Special Report

Easiest (and Hardest) States to Find Full-Time Work

Billings, Montana
Source: Thinkstock

30. Montana
> Underemployment rate: 8.8%
> June unemployment rate: 4.2% (tied–20th lowest)
> Median wage: $31,970 (10th lowest)
> Labor force growth: 0.2% (8th smallest growth)

Of workers in Montana, including those who have given up their job search, 8.8% are either unemployed or working part-time against their preference, slightly less than the national rate of 9.9%. In the past year, a number of states have seen either unemployment or underemployment improve meaningfully, but Montana’s job market has remained stagnant. The state unemployment rate remained roughly unchanged over the past year. Meanwhile, the state’s share of workers who have either given up looking for work or are working part-time when they want to be working full-time remained level with the previous year.

Portland, Maine 2
Source: Thinkstock

29. Maine
> Underemployment rate: 9.0%
> June unemployment rate: 3.7% (tied–10th lowest)
> Median wage: $34,710 (25th highest)
> Labor force growth: 0.2% (10th smallest growth)

In Maine 9.0% of all workers are either unemployed, discouraged from seeking work, or are working at a part-time job instead of a full-time position for economic reasons. This is lower than the national 9.9% underemployment rate. While the state’s labor force remained relatively unchanged over the past year, the share of potential workers lacking full-time jobs has not. Maine’s underemployment fell by 2.1 percentage points over the last year, one of the largest declines in the country. The improvement was largely due to a substantial decrease in unemployment in the state.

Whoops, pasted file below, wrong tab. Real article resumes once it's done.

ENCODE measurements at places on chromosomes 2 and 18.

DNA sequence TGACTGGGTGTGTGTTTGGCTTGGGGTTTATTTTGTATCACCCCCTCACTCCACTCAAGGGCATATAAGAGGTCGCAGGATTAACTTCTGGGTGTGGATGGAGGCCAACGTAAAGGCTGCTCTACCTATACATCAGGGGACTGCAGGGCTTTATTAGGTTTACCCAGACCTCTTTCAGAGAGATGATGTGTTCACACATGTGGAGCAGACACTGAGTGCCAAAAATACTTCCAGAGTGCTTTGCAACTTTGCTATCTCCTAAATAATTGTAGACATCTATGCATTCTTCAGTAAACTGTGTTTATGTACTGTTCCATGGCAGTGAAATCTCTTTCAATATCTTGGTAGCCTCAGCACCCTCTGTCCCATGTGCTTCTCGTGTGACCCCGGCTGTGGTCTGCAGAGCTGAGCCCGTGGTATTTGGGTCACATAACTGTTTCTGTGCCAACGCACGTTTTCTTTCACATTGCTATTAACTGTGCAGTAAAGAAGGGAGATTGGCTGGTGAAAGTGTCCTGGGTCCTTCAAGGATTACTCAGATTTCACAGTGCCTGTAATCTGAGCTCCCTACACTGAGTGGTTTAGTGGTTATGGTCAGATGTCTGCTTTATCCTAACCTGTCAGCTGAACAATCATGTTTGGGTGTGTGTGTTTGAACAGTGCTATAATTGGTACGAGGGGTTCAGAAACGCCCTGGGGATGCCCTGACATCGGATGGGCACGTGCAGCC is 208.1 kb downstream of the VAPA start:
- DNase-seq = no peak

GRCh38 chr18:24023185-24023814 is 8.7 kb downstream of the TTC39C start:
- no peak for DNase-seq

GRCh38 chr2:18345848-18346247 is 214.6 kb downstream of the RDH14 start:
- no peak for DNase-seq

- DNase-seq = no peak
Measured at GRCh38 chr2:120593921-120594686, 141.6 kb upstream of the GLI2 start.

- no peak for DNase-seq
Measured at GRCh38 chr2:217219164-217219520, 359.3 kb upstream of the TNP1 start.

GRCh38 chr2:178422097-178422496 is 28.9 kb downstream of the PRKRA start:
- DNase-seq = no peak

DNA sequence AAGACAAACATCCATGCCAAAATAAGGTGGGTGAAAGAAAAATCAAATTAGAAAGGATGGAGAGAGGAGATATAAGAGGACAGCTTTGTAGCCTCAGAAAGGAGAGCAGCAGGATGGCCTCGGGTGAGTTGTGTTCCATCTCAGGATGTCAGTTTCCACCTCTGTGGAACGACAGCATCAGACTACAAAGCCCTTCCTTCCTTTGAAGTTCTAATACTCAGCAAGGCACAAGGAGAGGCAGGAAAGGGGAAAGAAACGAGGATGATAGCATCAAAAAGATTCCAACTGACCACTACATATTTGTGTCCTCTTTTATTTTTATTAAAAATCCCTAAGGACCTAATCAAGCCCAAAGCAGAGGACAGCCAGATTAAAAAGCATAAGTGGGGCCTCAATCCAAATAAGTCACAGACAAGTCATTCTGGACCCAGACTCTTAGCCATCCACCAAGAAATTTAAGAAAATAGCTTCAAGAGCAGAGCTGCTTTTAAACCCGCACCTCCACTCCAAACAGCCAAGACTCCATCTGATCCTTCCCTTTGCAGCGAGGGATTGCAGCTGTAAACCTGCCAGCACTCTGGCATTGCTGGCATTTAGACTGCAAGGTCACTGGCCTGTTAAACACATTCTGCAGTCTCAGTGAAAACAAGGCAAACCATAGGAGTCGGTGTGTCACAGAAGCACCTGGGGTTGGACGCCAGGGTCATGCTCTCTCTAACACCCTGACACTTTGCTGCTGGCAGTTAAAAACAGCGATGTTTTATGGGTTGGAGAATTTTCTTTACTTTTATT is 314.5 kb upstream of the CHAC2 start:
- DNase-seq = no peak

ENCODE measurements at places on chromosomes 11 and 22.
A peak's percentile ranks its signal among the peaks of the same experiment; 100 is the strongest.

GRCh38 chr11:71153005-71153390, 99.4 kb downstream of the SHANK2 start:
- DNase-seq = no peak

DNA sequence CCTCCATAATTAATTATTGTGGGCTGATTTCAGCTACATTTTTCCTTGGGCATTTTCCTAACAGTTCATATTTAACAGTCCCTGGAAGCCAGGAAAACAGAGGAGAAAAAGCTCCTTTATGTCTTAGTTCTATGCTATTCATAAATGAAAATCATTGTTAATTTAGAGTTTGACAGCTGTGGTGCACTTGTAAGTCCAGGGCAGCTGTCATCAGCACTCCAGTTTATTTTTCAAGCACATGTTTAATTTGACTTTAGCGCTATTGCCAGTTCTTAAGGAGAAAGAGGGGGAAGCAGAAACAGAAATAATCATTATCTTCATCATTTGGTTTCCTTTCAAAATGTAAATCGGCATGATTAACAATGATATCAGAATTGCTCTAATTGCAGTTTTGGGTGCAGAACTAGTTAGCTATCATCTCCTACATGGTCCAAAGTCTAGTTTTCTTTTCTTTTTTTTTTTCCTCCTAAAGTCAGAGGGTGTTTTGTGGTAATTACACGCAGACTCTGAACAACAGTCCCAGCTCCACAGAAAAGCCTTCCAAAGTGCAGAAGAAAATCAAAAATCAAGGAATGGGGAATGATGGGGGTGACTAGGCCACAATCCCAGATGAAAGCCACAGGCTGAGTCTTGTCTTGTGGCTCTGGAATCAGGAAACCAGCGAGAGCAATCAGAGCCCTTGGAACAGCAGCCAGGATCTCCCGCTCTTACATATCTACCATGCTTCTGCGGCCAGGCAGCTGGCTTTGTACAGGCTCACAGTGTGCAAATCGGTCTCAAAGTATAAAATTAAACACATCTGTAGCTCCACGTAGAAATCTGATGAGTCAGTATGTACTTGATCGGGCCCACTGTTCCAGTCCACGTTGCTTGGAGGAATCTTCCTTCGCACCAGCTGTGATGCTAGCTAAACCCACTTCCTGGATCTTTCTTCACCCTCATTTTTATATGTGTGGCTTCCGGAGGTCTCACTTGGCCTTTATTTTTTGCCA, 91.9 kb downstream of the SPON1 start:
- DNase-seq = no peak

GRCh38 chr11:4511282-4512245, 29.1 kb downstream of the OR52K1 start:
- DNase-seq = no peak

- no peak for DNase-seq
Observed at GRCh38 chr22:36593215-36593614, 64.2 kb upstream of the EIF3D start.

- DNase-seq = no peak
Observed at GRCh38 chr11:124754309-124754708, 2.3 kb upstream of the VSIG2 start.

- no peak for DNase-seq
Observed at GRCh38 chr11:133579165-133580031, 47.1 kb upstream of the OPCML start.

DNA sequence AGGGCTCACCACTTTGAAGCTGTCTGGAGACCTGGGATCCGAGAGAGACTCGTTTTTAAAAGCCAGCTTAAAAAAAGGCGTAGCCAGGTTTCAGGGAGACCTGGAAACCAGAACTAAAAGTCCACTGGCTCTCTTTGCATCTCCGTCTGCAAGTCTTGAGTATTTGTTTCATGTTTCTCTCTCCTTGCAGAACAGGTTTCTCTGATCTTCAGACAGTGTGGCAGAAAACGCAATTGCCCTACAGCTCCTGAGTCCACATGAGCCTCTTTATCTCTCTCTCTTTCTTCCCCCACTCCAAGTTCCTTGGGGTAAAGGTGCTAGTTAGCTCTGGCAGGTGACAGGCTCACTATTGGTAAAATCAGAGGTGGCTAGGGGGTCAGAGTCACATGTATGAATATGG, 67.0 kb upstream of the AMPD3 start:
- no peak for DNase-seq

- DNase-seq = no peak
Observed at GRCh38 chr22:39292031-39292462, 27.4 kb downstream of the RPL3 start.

Lynchburg, Virginia, USA Skyline
Source: Thinkstock

28. Virginia
> Underemployment rate: 9.3%
> June unemployment rate: 3.7% (tied–10th lowest)
> Median wage: $38,180 (14th highest)
> Labor force growth: -0.5% (5th largest decline)

Virginia’s 9.3% share of unemployed, underemployed, and discouraged workers is lower than the corresponding 9.9% national share. Still, a disproportionate number of workers in the state are forced to take part-time work due to a lack of full-time opportunities. In Virginia, 4.2% of workers are forced to take part-time positions, slightly more than the 3.8% national share. Still, the state’s 3.7% unemployment rate is one of the lowest in the country and well below the 4.9% national rate.

Boston, Cambridge Skyline, Aerial view, Charles River and Beacon Hill
Source: Thinkstock

27. Massachusetts
> Underemployment rate: 9.4%
> June unemployment rate: 4.2% (20th lowest)
> Median wage: $45,580 (2nd highest)
> Labor force growth: 0.7% (15th smallest growth)

The Massachusetts underemployment rate of 9.4% is roughly in line with the national rate of 9.9%. Even considering the state’s 3.8% share of involuntary part-time workers, Massachusetts workers are paid more than most. The state’s median annual wage of $45,580 is higher than every state but Alaska.

Cincinnati, Ohio
Source: Thinkstock

26. Ohio
> Underemployment rate: 9.5%
> June unemployment rate: 5.0% (19th highest)
> Median wage: $35,030 (24th highest)
> Labor force growth: 2.0% (14th largest growth)

Ohio’s economy is faring only slightly better than the country’s in a few key employment measures. The state’s 9.5% underemployment rate is slightly less than the corresponding 9.9% national figure. Relatively rapid labor force growth likely translates to a more competitive job market. Between 2015 and 2016, Ohio’s labor force grew by 2.0%, faster than the majority of states and above the 1.2% national rate.